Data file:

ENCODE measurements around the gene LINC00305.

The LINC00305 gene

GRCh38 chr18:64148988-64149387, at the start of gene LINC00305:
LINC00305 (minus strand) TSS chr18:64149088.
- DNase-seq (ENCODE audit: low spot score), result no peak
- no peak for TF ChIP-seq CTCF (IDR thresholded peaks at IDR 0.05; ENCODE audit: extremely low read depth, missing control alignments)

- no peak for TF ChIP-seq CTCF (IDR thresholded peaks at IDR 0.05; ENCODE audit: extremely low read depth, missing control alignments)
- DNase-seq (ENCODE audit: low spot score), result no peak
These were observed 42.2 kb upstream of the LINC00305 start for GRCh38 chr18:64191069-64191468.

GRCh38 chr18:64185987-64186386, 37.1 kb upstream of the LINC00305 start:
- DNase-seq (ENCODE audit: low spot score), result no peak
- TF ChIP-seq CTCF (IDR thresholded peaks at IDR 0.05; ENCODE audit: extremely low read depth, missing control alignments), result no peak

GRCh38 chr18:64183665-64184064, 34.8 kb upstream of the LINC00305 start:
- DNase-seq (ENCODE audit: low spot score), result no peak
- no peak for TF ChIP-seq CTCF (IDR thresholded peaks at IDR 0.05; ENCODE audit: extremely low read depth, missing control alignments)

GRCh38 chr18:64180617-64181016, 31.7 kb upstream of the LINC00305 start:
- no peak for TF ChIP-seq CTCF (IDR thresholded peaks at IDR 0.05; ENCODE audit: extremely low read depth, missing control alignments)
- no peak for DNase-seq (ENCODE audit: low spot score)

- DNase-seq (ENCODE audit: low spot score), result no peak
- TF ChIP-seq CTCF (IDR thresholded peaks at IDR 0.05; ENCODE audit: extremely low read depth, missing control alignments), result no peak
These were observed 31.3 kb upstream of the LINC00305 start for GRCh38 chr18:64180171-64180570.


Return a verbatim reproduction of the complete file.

ENCODE measurements around the gene LINC00305.

The LINC00305 gene

GRCh38 chr18:64148988-64149387, at the start of gene LINC00305:
LINC00305 (minus strand) TSS chr18:64149088.
- DNase-seq (ENCODE audit: low spot score), result no peak
- no peak for TF ChIP-seq CTCF (IDR thresholded peaks at IDR 0.05; ENCODE audit: extremely low read depth, missing control alignments)

- no peak for TF ChIP-seq CTCF (IDR thresholded peaks at IDR 0.05; ENCODE audit: extremely low read depth, missing control alignments)
- DNase-seq (ENCODE audit: low spot score), result no peak
These were observed 42.2 kb upstream of the LINC00305 start for GRCh38 chr18:64191069-64191468.

GRCh38 chr18:64185987-64186386, 37.1 kb upstream of the LINC00305 start:
- DNase-seq (ENCODE audit: low spot score), result no peak
- TF ChIP-seq CTCF (IDR thresholded peaks at IDR 0.05; ENCODE audit: extremely low read depth, missing control alignments), result no peak

GRCh38 chr18:64183665-64184064, 34.8 kb upstream of the LINC00305 start:
- DNase-seq (ENCODE audit: low spot score), result no peak
- no peak for TF ChIP-seq CTCF (IDR thresholded peaks at IDR 0.05; ENCODE audit: extremely low read depth, missing control alignments)

GRCh38 chr18:64180617-64181016, 31.7 kb upstream of the LINC00305 start:
- no peak for TF ChIP-seq CTCF (IDR thresholded peaks at IDR 0.05; ENCODE audit: extremely low read depth, missing control alignments)
- no peak for DNase-seq (ENCODE audit: low spot score)

- DNase-seq (ENCODE audit: low spot score), result no peak
- TF ChIP-seq CTCF (IDR thresholded peaks at IDR 0.05; ENCODE audit: extremely low read depth, missing control alignments), result no peak
These were observed 31.3 kb upstream of the LINC00305 start for GRCh38 chr18:64180171-64180570.